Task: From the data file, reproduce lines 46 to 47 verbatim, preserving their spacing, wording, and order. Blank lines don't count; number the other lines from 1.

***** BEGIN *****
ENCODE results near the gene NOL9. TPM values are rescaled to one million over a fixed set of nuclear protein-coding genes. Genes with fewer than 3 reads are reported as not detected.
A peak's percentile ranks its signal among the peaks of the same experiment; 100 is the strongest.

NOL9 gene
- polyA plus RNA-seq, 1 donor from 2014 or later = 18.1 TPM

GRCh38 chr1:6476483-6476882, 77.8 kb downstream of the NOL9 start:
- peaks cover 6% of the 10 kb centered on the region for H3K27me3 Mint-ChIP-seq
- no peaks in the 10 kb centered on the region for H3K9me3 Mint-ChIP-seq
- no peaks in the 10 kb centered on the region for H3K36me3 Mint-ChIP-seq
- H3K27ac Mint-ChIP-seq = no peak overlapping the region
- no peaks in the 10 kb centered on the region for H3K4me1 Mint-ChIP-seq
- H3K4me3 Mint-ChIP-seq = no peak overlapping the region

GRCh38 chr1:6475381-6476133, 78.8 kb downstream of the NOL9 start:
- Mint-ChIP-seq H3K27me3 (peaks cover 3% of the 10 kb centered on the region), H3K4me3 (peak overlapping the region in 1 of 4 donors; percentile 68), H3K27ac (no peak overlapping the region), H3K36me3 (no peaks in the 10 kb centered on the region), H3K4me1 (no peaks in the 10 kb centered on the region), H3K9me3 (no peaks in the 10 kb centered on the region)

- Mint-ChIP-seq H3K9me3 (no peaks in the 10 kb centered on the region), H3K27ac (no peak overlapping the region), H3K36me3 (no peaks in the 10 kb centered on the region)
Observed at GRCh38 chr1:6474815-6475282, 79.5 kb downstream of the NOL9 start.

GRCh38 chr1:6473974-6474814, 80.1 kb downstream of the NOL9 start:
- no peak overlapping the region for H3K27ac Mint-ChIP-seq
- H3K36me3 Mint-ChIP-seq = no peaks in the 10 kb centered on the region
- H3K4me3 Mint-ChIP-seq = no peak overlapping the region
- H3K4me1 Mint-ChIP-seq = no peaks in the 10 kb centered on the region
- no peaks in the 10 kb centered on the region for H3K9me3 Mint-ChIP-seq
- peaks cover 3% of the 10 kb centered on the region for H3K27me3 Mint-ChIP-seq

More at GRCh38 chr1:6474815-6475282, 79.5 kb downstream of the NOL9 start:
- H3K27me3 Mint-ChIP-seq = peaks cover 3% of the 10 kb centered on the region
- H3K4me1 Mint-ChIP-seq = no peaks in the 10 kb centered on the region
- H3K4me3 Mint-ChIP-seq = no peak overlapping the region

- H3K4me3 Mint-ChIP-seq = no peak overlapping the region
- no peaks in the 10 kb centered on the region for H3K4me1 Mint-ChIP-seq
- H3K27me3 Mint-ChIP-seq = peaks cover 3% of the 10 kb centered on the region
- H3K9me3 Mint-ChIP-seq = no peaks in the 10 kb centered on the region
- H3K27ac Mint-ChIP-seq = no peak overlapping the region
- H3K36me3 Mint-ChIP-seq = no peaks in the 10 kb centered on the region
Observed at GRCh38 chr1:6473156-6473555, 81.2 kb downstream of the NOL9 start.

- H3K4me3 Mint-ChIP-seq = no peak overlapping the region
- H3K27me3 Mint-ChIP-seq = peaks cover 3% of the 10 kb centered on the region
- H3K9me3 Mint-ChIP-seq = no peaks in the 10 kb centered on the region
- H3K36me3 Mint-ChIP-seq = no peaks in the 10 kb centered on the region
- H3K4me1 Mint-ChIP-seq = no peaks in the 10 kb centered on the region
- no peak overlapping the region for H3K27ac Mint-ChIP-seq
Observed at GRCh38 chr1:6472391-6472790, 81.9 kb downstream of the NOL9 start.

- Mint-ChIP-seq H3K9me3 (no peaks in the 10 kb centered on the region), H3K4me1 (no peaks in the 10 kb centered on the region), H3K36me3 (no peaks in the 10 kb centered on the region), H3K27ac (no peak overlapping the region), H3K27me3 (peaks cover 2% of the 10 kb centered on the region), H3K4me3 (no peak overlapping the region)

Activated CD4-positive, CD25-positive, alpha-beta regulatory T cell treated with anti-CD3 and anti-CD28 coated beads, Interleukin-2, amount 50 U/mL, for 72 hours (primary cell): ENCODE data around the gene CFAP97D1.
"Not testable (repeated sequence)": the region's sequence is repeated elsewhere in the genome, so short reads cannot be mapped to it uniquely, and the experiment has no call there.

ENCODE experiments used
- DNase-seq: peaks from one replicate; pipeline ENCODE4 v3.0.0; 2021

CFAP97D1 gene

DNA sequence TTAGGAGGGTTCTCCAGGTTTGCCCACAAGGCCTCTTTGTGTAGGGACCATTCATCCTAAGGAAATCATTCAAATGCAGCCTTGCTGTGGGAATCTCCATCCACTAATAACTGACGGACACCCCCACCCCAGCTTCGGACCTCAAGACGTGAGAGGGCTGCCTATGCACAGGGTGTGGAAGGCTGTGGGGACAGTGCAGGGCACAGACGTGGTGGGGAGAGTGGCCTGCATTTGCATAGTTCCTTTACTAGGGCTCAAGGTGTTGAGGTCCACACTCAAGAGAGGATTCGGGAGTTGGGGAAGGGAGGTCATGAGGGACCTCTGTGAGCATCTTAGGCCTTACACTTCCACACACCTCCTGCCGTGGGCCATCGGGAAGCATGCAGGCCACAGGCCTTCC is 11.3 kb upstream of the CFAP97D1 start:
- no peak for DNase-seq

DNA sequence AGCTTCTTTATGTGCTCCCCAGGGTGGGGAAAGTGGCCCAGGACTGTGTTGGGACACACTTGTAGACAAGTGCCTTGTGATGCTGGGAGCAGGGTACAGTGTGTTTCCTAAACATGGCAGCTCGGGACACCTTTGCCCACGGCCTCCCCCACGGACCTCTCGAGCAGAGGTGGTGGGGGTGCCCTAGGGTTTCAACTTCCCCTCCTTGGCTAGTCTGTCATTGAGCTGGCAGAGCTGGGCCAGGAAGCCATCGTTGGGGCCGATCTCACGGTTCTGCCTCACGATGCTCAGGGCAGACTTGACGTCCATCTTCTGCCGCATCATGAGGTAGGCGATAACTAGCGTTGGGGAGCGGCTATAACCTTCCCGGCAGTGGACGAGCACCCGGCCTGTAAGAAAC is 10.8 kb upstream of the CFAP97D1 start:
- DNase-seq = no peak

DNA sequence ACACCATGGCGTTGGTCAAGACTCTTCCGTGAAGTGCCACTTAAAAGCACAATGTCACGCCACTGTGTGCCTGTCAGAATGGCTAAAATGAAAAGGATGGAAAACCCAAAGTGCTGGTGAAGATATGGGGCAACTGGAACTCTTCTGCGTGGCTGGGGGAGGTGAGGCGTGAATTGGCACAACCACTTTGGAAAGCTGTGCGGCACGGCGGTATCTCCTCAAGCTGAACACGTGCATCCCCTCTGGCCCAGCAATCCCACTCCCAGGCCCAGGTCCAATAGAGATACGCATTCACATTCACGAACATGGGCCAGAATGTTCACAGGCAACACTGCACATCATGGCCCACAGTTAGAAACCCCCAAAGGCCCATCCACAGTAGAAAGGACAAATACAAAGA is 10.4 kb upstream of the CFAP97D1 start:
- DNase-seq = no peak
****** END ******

CFAP97D1 gene

DNA sequence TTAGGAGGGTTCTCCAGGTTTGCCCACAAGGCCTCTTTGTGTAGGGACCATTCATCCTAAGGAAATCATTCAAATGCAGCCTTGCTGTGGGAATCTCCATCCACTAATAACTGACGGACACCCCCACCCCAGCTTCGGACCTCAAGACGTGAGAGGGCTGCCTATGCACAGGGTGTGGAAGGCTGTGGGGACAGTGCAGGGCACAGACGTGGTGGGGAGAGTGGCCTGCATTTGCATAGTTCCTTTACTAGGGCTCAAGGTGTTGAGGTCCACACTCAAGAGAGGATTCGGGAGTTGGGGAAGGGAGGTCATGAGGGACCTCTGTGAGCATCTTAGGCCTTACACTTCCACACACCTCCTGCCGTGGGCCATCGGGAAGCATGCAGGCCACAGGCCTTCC is 11.3 kb upstream of the CFAP97D1 start: